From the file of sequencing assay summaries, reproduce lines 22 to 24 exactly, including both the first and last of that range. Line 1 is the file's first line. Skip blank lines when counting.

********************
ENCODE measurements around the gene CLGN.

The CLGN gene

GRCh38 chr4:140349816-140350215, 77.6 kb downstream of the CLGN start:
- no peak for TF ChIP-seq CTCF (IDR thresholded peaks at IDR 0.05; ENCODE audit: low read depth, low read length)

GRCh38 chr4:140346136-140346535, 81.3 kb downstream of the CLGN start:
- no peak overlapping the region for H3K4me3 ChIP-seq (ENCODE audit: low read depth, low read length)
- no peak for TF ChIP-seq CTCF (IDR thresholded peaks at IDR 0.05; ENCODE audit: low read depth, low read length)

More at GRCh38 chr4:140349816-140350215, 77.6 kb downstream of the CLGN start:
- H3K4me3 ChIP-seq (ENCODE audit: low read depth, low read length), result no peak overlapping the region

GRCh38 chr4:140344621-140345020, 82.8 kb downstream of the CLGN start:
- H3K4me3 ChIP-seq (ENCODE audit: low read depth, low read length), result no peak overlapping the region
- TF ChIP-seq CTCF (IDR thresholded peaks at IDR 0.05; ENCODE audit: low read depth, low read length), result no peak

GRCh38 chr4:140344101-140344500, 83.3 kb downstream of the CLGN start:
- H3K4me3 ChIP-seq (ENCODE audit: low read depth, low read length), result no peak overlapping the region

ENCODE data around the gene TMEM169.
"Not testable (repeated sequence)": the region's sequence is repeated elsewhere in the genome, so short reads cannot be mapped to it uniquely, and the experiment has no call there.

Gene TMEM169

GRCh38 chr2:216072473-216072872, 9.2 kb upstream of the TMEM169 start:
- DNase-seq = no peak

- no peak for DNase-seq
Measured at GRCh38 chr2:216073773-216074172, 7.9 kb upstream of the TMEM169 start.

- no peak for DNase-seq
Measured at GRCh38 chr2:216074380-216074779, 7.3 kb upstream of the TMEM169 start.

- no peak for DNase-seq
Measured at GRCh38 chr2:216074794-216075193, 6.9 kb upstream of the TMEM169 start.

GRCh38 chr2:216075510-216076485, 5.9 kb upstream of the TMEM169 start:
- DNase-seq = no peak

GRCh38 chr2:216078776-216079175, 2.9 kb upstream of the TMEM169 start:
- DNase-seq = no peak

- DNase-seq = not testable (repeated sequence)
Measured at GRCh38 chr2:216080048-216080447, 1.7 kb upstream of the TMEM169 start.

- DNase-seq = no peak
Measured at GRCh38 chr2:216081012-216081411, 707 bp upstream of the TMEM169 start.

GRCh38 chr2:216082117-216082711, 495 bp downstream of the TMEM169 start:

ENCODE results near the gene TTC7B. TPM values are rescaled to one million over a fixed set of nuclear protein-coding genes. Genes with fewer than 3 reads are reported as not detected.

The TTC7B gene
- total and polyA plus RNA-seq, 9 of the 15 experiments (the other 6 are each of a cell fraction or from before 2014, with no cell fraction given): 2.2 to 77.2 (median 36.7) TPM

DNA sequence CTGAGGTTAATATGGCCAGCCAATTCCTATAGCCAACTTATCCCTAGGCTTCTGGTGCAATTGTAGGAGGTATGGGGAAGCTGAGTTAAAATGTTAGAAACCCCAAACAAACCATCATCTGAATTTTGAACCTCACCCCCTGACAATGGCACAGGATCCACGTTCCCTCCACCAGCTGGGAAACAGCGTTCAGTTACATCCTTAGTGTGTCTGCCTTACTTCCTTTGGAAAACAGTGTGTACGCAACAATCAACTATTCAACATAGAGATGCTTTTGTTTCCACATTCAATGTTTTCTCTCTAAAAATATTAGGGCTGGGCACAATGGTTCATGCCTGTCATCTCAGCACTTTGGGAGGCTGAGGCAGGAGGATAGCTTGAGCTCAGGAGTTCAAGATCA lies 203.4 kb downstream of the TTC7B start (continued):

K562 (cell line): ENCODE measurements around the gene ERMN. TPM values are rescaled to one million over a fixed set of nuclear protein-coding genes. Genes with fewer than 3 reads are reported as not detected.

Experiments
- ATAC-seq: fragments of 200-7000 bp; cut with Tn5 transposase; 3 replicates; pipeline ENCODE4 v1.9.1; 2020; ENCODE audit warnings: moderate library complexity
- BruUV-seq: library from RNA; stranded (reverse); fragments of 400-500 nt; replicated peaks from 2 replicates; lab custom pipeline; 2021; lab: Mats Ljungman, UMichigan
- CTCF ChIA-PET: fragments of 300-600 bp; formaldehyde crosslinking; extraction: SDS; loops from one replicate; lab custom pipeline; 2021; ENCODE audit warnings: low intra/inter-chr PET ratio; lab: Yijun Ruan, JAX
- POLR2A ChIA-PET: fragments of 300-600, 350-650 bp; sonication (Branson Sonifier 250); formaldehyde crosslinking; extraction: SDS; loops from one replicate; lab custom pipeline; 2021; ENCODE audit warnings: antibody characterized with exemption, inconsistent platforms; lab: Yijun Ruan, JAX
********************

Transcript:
- no peak for DNase-seq
Measured at GRCh38 chr2:216074380-216074779, 7.3 kb upstream of the TMEM169 start.

- no peak for DNase-seq